During the Wednesday afternoon session of Loretta Lynch’s confirmation hearing, Sen. Thom Tillis, R-N.C., pressed the attorney general nominee over her position on voting laws—and at one point tried to show she’d contradicted herself. Tillis, elected to the Senate in November, asked Lynch about the sweeping voting bill North Carolina’s governor signed into law in August 2013 while Tillis was speaker of the House in the state’s Republican-controlled Legislature. “It’s not something that I’m intimately familiar with,” Lynch, born in Greensboro, N.C., responded. “I look forward to learning more about it should I be confirmed, and I believe the matter will proceed to court and we will await the results there.” Tillis then focused attention to remarks Lynch delivered on a Martin Luther King Day celebration in January 2014. At the time, Lynch, the U.S. attorney for the Eastern District of New York, had more pointed comments about her native state’s new voter laws. “Fifty years after the march on Washington, 50 years after the civil rights movement, we stand in this country at a time when we see people trying to take back so much of what Dr. King fought for,” Lynch said in comments available on video. “People try and take over the Statehouse and reverse the goals that have been made in voting in this country.”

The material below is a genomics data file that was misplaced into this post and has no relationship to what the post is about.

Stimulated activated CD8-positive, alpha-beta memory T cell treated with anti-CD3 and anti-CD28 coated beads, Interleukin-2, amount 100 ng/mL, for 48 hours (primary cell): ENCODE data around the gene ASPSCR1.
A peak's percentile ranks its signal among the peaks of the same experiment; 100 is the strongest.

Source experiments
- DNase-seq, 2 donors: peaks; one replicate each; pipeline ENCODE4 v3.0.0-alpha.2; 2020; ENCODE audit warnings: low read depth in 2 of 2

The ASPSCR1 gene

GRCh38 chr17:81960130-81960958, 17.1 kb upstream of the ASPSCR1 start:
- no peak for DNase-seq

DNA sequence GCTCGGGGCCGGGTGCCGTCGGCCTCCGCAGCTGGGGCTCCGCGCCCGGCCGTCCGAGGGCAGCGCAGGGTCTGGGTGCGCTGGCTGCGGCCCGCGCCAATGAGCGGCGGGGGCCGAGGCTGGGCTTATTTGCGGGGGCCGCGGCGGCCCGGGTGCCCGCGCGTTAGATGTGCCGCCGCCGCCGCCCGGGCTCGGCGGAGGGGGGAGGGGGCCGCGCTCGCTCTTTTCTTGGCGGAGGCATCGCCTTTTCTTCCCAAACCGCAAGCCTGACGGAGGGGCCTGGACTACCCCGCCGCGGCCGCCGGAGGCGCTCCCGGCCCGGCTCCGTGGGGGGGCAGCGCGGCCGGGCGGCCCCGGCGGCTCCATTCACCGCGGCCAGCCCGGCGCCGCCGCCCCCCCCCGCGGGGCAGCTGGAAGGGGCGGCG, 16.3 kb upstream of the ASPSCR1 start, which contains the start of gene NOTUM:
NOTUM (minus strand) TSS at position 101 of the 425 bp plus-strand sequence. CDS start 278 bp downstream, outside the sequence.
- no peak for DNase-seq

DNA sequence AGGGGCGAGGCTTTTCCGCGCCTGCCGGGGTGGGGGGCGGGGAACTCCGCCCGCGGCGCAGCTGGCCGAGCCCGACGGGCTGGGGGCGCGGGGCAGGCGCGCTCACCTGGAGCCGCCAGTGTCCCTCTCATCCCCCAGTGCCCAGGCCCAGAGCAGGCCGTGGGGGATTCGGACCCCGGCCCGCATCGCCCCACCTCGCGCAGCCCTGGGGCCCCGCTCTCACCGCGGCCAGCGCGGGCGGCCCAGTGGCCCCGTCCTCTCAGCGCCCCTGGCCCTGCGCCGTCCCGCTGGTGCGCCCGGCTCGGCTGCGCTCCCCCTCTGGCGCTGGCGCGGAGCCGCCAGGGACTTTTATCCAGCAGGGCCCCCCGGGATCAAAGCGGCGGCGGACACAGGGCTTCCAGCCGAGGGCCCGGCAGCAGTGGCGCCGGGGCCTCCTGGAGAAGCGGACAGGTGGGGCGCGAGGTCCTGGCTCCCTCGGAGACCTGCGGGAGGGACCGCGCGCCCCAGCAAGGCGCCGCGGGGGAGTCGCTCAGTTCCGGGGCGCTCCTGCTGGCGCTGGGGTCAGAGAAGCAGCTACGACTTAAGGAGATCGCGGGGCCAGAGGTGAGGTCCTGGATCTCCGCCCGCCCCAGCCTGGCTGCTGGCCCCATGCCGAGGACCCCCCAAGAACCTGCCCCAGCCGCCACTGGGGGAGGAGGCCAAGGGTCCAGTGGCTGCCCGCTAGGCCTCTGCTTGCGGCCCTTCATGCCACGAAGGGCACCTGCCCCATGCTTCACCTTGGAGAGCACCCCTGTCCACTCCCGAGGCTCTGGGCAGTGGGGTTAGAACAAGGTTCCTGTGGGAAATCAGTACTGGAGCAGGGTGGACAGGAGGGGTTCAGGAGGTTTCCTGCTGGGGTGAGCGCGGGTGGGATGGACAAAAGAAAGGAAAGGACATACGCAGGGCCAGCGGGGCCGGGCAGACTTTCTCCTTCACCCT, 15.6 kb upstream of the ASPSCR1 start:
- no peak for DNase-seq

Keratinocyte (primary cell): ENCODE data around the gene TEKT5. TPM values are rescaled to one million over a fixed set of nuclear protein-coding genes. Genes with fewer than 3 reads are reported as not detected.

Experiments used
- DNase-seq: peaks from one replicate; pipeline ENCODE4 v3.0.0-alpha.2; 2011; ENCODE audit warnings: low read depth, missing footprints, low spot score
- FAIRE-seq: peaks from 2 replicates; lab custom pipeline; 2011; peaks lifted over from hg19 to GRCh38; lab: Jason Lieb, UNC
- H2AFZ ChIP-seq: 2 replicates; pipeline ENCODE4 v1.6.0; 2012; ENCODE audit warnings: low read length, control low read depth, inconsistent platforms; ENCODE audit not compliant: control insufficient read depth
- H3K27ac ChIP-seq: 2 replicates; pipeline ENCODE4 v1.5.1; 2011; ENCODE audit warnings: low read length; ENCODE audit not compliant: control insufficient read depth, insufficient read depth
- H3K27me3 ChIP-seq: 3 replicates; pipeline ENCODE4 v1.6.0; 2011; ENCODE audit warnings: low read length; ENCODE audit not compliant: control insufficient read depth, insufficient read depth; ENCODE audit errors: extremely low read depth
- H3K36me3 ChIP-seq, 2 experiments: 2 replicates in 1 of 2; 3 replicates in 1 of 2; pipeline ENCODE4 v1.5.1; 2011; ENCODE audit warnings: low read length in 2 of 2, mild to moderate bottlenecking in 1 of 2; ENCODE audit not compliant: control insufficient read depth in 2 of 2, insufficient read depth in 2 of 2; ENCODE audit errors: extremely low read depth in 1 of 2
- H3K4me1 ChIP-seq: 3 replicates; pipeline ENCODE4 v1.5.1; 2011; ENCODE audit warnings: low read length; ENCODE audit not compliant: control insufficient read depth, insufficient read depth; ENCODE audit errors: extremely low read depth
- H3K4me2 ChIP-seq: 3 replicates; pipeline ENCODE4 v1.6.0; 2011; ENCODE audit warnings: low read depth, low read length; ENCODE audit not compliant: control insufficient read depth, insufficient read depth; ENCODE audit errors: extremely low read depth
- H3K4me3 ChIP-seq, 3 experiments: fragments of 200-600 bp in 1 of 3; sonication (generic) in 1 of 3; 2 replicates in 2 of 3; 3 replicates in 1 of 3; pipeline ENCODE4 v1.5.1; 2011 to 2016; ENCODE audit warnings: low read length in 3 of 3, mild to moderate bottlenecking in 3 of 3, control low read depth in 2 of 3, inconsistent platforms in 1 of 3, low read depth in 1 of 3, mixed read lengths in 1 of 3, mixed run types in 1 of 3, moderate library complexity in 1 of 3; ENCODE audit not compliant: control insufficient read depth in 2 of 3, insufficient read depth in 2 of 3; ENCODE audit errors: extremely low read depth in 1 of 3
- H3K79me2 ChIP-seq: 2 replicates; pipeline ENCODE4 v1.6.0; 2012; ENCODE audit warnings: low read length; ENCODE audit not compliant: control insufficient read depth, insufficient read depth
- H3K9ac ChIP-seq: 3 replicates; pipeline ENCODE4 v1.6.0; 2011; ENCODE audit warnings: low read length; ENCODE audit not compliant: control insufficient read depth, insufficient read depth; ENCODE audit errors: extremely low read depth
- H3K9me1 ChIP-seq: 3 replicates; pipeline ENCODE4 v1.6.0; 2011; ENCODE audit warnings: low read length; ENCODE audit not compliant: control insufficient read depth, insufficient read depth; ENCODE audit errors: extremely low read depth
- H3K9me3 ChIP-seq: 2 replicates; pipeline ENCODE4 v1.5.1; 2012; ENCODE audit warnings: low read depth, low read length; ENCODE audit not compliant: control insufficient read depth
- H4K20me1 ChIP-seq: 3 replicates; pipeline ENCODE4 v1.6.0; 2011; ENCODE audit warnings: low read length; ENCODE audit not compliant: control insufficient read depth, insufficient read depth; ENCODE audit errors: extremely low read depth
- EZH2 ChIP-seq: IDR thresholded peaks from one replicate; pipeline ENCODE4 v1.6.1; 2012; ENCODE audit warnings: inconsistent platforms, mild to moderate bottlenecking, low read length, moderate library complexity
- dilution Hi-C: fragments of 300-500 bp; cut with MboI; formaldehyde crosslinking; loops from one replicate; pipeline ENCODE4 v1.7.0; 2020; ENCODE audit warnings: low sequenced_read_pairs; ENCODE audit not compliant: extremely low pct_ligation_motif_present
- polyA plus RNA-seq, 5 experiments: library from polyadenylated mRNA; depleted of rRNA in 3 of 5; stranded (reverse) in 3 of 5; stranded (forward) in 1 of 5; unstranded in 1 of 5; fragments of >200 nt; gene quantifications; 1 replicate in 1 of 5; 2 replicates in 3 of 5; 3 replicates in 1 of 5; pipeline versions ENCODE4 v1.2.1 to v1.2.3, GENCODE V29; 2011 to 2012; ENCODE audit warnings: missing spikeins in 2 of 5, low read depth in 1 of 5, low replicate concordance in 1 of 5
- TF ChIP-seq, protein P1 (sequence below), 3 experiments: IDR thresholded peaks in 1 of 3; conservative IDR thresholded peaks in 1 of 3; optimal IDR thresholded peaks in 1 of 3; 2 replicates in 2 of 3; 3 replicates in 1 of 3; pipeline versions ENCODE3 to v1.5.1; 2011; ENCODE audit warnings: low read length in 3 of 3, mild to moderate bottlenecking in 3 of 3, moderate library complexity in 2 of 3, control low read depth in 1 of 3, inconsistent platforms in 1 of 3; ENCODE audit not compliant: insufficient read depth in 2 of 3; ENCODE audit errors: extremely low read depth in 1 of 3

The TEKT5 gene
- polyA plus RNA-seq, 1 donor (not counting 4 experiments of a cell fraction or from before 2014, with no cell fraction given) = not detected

“But I’m proud to tell you that the Department of Justice has looked at these laws and looked at what’s happening in the Deep South, and in my home state of North Carolina has brought lawsuits against those voting rights changes that seek to limit our ability to stand up and exercise our rights as citizens,” Lynch said. “And those lawsuits will continue.”
The U.S. Supreme Court in October permitted, over the dissents of justices Ruth Bader Ginsburg and Sonia Sotomayor, North Carolina’s elimination of same-day registration and termination of out-of-precinct voting to go into effect for the November elections, reversing a preliminary injunction issued by the Fourth Circuit.